- Medication management – Medications, like anti-inflammatories and non-narcotic pain relievers can help you take better control of your symptoms – and keep you moving.
- Injection therapies –Injections are a minimally invasive spine care approach that can provide long-lasting treatment.
- Diet changes – A healthy diet (and one that avoids trans fats, refined sugars and processed foods) can help reduce inflammation and maintain a healthy weight.
- Exercise – Low impact exercise, such as swimming, biking or yoga, can help you gain strength and improve flexibility – and reduce your back or neck pain.
- Lifestyle modifications – Your doctor can also discuss lifestyle modifications that can help reduce your back or neck pain.
- Alternative therapies – Sometimes, alternative therapies like acupuncture, massage, biofeedback therapy or electric nerve stimulation can help reduce your back or neck pain.
If non-surgical treatments aren’t relieving your pain, your team may recommend spine surgery. Fortunately, advances in neurosurgery mean there are more minimally invasive surgical approaches for neck and back pain than ever before. In many cases, these procedures use technology to precisely guide your surgeon’s movements, meaning smaller incisions and shorter recovery times.
Our spine surgeons are experienced in many procedures, including:
- Spinal decompression – Decompression surgery can help relieve back pain. There are many different types of decompression surgery:
- Laminectomy – One or more lamina vertebra is removed
- Laminotomy – A small portion of the lamina is removed
- Foraminotomy – The area around the affected vertebra is enlarged
- Microdiscectomy – A portion of a herniated disk is removed through a small incision during a minimally invasive procedure
- Disk replacement surgery – Your surgeon will replace a damaged disk with an artificial one. This helps reduce pain and improve range of motion.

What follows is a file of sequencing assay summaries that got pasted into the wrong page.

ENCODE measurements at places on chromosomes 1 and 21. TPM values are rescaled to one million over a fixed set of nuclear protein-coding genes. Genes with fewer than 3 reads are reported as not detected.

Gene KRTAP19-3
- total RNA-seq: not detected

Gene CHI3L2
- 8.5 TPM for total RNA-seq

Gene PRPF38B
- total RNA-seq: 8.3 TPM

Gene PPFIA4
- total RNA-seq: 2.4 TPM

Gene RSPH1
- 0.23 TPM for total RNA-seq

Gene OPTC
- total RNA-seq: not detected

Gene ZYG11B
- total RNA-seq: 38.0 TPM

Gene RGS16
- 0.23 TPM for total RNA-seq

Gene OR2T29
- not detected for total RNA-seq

- Kyphoplasty – A minimally invasive surgical procedure, kyphoplasty can help treat spinal compression fractures caused by osteoporosis.
- Spinal fusion – Spinal fusion permanently joins (fuses) two or more vertebrae together. This helps reduce instability, improve range of motion and ease pain. It’s used to treat many conditions,
- including spinal stenosis, degenerative disk disease, scoliosis and others.
- Spinal reconstruction surgery – This advanced procedure replaces deformed or misaligned portions of the spine with artificial disks and hardware. This helps align and stabilize the spine, which improves mobility and quality of life.
- Vertebroplasty – A surgeon will insert a special cement-type mixture into your fractured vertebra to help relieve pain and improve your mobility.
Go to the nearest emergency department or urgent care if you have any of these symptoms:
- Loss of bowel control (more than one episode)
- Difficulty urinating or controlling urine (more than one episode)
- Rapidly progressing weakness or paralysis in your arm or leg that is new or getting worse
- Fever with significant back pain
Contact your doctor immediately and seek medical attention if you have:
- Sudden, severe worsening of back pain
- Unexplained weight loss with back pain
Tips for Managing Back or Neck Pain
Neck and back pain can keep you from doing what you love. Learn how to manage your pain, and what treatment options are available.